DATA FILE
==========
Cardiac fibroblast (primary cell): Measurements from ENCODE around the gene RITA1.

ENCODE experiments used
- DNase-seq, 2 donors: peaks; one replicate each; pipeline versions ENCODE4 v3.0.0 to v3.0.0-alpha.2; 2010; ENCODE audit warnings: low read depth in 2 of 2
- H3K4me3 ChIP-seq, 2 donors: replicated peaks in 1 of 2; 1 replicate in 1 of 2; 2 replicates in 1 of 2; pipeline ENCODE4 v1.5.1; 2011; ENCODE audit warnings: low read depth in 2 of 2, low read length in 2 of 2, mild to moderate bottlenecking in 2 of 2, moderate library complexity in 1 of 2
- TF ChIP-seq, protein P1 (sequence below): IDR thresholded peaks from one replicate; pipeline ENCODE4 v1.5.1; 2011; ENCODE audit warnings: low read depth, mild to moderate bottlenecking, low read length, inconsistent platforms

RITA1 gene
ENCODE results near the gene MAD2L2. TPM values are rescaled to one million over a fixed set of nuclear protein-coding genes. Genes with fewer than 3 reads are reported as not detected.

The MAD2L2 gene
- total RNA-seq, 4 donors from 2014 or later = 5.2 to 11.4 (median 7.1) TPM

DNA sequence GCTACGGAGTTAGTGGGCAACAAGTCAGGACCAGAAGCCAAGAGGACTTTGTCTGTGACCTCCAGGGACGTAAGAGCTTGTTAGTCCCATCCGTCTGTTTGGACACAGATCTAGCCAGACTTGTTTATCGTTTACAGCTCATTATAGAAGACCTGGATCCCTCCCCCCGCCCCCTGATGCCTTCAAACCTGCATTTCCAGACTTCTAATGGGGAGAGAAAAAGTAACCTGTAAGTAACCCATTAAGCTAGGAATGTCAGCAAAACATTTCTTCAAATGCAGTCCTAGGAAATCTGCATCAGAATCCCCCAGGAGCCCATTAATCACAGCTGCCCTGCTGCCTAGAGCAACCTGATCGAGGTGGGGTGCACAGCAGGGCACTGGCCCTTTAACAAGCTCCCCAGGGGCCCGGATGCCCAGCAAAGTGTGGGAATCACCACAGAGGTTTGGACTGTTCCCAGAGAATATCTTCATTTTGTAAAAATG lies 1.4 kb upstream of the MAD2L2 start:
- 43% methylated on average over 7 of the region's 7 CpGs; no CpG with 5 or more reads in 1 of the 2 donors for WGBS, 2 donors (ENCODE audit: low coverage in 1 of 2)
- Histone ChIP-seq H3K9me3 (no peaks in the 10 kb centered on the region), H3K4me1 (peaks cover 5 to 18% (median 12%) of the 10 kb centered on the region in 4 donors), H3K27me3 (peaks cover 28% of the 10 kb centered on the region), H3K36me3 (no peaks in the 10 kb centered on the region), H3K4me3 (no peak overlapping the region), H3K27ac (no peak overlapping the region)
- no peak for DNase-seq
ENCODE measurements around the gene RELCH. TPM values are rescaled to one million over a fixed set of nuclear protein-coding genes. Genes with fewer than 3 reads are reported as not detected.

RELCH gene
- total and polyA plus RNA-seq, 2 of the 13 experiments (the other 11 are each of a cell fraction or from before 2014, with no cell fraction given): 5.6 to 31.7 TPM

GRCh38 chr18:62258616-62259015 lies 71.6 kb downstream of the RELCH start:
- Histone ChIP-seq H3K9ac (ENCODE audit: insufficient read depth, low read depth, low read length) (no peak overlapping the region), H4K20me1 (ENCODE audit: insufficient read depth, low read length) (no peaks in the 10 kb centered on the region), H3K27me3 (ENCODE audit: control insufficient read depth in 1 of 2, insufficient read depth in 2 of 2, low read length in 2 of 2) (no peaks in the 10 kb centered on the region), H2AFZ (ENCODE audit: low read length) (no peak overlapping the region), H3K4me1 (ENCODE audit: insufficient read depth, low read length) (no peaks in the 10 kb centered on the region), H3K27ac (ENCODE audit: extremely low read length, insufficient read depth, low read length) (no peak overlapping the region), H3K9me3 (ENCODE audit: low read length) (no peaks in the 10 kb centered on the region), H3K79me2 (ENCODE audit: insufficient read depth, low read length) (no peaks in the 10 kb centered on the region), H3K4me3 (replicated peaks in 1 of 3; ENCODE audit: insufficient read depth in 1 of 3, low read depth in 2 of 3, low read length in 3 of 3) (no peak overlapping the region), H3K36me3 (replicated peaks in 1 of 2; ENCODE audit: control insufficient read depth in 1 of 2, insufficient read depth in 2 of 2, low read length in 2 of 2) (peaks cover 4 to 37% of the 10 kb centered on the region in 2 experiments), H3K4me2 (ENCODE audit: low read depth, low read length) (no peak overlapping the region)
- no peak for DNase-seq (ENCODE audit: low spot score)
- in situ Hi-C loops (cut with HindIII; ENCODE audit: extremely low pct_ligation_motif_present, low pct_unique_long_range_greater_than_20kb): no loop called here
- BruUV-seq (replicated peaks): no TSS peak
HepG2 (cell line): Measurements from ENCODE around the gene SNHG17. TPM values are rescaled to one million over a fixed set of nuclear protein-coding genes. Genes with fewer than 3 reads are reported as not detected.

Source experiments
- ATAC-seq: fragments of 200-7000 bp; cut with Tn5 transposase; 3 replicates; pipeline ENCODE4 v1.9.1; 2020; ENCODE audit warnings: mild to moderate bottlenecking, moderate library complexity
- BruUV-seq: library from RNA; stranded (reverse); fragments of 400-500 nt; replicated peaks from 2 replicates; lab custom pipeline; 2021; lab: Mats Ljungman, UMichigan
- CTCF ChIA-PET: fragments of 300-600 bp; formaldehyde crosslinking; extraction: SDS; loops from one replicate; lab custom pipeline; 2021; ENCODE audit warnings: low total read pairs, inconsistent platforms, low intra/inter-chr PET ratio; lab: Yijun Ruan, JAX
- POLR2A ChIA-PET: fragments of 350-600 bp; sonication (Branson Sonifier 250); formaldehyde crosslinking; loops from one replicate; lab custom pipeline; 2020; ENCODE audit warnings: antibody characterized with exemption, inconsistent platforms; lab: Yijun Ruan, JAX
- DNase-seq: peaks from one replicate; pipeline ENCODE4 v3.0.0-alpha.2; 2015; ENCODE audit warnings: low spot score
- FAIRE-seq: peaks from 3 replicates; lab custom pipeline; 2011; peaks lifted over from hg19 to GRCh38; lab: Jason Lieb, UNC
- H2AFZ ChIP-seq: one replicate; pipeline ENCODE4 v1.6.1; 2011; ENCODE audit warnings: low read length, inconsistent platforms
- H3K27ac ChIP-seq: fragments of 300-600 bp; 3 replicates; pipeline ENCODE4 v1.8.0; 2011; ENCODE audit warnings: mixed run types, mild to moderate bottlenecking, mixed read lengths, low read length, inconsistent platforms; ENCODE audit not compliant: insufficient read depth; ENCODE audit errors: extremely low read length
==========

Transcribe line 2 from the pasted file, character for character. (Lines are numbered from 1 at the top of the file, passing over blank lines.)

ENCODE experiments used